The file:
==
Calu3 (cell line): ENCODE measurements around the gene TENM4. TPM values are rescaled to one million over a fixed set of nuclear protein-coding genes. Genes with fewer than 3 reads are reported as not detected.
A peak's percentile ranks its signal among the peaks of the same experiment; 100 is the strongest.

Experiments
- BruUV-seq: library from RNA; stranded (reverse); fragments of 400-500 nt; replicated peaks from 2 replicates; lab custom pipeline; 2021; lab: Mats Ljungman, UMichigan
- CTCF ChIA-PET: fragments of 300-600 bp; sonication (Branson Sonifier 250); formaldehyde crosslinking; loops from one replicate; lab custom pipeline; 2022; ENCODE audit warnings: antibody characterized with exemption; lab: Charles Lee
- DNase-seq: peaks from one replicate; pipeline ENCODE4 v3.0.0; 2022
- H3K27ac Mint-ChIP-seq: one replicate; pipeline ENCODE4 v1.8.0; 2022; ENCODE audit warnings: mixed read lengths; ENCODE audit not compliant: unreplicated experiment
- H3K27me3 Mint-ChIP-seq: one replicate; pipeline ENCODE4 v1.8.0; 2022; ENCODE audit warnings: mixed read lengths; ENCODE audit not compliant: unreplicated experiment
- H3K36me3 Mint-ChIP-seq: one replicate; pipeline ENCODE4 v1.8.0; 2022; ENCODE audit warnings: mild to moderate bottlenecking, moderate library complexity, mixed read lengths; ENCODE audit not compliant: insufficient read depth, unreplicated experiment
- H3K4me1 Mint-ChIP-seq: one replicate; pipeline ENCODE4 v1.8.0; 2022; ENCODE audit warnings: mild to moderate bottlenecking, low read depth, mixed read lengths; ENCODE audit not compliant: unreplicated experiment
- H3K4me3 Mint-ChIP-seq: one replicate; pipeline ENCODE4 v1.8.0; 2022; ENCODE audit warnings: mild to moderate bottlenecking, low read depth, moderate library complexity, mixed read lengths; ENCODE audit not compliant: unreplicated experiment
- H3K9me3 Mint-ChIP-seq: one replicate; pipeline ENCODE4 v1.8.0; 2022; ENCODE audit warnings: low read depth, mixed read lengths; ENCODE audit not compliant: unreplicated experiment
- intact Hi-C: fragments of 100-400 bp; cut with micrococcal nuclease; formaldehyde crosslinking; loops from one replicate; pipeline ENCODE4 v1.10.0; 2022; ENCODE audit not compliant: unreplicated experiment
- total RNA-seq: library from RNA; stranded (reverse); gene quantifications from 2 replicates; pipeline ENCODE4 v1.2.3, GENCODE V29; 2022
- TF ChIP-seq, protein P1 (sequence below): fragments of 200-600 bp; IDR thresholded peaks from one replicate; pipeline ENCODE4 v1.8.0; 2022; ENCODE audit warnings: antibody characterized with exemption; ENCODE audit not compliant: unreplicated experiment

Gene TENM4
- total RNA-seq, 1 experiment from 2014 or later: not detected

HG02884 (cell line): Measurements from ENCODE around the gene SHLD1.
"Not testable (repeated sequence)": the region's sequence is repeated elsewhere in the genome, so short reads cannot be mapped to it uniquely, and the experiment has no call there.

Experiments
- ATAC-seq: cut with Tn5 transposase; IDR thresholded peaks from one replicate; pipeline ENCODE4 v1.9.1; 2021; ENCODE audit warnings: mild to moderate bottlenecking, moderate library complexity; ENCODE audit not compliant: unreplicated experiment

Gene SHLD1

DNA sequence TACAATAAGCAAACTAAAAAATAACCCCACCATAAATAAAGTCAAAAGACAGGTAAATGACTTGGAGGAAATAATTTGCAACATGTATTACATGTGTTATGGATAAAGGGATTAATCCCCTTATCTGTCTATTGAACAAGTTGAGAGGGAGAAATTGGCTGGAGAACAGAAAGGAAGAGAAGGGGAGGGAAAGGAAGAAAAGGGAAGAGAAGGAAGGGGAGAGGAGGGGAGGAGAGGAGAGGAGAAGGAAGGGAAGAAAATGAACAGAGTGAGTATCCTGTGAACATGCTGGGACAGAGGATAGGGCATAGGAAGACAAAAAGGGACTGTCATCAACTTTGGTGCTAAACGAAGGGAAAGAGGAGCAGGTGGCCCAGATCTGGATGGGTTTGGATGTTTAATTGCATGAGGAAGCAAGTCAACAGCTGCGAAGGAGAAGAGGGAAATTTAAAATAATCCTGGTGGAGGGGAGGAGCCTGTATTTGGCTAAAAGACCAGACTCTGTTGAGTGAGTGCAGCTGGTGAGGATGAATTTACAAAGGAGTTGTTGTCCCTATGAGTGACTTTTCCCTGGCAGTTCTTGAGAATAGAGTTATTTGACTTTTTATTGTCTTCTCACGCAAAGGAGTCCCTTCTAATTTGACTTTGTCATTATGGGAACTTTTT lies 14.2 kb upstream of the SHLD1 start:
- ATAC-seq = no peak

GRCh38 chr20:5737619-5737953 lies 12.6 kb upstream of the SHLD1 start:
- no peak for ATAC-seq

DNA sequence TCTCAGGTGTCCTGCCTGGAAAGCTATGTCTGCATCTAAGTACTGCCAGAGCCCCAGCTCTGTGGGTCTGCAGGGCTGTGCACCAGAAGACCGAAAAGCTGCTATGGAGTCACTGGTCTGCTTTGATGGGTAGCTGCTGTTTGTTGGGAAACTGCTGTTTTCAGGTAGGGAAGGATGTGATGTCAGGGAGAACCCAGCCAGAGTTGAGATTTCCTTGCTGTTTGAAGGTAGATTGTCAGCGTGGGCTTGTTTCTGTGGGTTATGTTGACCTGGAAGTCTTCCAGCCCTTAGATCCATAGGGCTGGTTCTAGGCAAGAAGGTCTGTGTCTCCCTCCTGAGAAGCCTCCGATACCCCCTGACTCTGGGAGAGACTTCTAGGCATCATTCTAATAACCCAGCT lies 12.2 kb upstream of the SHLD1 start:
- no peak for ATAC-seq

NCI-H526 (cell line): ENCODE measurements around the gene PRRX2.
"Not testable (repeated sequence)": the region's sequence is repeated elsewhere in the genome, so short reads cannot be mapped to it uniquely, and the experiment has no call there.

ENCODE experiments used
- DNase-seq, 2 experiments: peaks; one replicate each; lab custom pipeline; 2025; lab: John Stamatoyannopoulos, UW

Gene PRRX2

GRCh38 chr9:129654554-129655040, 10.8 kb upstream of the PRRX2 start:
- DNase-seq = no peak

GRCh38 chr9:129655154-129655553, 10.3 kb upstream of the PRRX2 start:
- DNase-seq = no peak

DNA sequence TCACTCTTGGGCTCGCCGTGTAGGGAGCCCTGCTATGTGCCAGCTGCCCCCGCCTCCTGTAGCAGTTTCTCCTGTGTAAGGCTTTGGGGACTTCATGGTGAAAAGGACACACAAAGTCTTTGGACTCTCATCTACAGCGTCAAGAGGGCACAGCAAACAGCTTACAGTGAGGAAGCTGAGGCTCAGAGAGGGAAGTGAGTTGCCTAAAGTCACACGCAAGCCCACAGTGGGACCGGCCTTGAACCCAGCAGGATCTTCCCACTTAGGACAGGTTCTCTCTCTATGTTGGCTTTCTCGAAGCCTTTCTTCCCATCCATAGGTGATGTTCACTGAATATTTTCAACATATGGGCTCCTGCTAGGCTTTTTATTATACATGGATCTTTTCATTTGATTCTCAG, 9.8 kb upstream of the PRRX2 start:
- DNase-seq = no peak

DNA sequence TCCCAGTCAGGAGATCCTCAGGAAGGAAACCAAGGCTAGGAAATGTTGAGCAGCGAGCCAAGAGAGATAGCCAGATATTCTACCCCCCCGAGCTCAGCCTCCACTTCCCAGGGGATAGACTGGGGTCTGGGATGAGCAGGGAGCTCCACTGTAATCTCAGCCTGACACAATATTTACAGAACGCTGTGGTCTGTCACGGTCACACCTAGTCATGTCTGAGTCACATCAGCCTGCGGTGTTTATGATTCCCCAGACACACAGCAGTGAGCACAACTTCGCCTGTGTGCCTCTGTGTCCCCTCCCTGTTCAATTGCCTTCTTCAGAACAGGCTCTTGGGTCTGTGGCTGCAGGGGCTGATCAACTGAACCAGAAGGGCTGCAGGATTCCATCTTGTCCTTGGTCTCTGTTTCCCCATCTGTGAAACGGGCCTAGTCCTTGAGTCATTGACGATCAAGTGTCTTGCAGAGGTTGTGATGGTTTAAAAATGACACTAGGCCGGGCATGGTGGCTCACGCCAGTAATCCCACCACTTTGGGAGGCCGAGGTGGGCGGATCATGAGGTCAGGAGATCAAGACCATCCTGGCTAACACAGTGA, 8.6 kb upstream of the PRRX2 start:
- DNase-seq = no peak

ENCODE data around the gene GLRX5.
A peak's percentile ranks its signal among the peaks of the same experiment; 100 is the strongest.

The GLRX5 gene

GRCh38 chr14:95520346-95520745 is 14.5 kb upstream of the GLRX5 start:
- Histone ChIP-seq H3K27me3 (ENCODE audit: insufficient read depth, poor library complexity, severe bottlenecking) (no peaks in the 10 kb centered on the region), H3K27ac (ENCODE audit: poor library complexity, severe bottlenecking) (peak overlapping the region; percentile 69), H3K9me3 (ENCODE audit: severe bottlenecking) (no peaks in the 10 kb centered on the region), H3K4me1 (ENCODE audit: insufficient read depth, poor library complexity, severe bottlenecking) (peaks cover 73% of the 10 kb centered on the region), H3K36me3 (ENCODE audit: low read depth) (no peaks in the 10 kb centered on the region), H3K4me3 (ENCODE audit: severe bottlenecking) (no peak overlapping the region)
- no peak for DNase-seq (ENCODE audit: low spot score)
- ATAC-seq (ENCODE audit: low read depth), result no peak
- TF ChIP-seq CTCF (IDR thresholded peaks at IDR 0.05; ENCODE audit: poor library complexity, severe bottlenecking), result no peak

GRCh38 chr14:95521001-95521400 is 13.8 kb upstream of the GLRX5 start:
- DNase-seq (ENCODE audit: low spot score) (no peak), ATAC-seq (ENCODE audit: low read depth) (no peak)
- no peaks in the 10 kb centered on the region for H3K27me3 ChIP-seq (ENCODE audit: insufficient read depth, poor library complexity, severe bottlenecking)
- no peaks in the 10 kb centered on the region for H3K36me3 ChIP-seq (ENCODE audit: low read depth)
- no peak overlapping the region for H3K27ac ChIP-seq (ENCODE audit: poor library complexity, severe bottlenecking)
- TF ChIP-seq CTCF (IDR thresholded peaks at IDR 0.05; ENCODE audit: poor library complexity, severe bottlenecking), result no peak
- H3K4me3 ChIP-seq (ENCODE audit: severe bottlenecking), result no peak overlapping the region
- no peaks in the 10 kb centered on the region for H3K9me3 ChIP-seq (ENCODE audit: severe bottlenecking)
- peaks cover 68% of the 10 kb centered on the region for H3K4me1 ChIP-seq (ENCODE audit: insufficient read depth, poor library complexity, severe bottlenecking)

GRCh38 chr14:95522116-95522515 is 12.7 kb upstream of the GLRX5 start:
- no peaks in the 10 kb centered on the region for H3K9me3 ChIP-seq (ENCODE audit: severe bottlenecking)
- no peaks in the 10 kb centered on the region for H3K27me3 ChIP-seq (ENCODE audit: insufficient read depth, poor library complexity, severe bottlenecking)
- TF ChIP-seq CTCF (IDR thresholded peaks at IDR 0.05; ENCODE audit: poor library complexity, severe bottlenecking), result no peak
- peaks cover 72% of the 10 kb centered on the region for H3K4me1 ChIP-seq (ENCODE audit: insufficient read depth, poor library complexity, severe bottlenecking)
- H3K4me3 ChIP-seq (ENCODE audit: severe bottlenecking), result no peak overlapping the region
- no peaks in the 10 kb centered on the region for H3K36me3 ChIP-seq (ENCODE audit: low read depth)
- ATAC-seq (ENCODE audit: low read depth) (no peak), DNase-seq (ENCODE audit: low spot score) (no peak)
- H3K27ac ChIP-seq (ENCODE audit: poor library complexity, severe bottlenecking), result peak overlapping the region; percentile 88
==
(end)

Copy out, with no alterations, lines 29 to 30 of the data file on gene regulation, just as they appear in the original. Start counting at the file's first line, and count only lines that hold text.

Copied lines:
NCI-H526 (cell line): ENCODE measurements around the gene PRRX2.
"Not testable (repeated sequence)": the region's sequence is repeated elsewhere in the genome, so short reads cannot be mapped to it uniquely, and the experiment has no call there.